Poverty Reduction and Regional Integration
A comparative analysis of SADC and UNASUR health policies
We are researching SADC and UNASUR's regional agendas and ambitions, regional programmes of action and regional processes of policy development in relation to access to health care and medicines. We are also conducting fieldwork in Zambia, Swaziland, Bolivia and Paraguay, all of which are confronted with serious socio-economic challenges, low levels of service delivery and immense public health challenges, to understand to what extent SADC and UNASUR regional health policies are embedded in Member States.
Our data collection and data analysis uses mixed methods, comparative and participatory approaches and methodologies. We are working with a wide range of stakeholders from policy, practice and end-beneficiary communities throughout the research process using a mixed methods approach. Collaborative Participatory Action Research methods features centrally in this.
Profound socio-economic and political inequalities all too often translate into poverty and health disparities. The development and implementation of pro-poor health policies is a positive response to these challenges. Regional organizations have begun to address critical health challenges, but their contributions to developing pro-poor health policies is not always apparent. At the same time, better knowledge about what regional institutional practices and methods of policy formation can help identify and support pro-poor health strategies needed to underpin effective and embedded action, nationally, regionally, and internationally.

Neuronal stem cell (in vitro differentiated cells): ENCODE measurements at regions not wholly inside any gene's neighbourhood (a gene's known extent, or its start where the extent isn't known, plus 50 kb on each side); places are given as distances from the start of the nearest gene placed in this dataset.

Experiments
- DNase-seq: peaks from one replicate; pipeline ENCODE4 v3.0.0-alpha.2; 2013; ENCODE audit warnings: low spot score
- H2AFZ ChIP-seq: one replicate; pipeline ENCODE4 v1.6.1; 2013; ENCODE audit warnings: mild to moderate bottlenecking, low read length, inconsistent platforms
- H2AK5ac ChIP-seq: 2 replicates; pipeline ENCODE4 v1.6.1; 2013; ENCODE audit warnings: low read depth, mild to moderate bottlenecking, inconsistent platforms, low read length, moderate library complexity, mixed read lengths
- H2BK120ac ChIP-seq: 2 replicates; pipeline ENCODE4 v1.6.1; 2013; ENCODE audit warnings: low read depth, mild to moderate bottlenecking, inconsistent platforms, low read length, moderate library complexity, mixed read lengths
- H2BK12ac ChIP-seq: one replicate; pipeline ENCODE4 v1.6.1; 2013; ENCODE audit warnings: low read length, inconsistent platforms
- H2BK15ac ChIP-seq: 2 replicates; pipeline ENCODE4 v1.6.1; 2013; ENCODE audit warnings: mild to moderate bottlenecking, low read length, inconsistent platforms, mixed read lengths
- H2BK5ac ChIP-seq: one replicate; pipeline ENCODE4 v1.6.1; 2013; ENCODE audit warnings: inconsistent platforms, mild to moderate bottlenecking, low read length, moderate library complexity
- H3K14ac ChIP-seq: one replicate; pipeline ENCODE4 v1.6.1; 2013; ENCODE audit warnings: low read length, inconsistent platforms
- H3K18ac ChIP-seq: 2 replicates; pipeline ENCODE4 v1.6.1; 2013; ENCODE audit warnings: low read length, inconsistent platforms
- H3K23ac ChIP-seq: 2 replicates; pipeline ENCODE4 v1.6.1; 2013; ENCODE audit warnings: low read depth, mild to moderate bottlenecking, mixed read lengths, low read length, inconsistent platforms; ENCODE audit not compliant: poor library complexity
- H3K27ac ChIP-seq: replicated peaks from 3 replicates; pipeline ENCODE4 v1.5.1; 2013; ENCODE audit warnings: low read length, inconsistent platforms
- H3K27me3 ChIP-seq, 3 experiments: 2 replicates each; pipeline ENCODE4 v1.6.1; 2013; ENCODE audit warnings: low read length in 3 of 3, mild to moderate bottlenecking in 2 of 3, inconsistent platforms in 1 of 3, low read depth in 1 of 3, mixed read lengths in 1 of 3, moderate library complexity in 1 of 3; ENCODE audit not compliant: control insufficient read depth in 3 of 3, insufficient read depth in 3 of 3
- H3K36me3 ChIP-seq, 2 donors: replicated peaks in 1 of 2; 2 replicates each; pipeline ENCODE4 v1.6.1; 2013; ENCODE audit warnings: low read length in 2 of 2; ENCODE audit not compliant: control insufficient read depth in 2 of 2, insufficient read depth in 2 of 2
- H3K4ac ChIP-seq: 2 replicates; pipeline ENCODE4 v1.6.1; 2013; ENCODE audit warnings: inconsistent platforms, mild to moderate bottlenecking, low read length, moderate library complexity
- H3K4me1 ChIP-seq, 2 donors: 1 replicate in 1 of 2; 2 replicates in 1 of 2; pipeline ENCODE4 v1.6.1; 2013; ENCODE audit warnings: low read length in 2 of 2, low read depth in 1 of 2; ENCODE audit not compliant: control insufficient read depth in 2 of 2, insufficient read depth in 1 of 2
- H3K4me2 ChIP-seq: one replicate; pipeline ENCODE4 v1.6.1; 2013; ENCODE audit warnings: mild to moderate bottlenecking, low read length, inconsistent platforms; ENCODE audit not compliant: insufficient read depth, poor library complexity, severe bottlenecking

Developing socially inclusive health policies is an area where the tangible benefits for citizens of greater regional cooperation in social policy can be demonstrated, and where regional leadership can make a clear difference. Using Participatory Action Research methods, a key strand of PRARI involves working with key partners in South America and Southern Africa to develop regional indicators of pro-poor health policy change and success.
Find out more about Participatory Action Research in PRARI.
Our research aims to contribute to contemporary debates about the role and effectiveness of regional formations in health-poverty reduction programmes and what actors such as international donors, civil society organisations, governments, business and philanthropic organisations can do to support pro-poor regional health and social policies.
The questions we ask in this project are timely and relevant. As we lead up to the post-2015 Sustainable Development Goals, and as the international community considers what are the key development priorities over the coming decades and how they will be achieved, PRARI seeks to contribute to ongoing dialogue and exchange on matters of contemporary global, regional and national social policy, including
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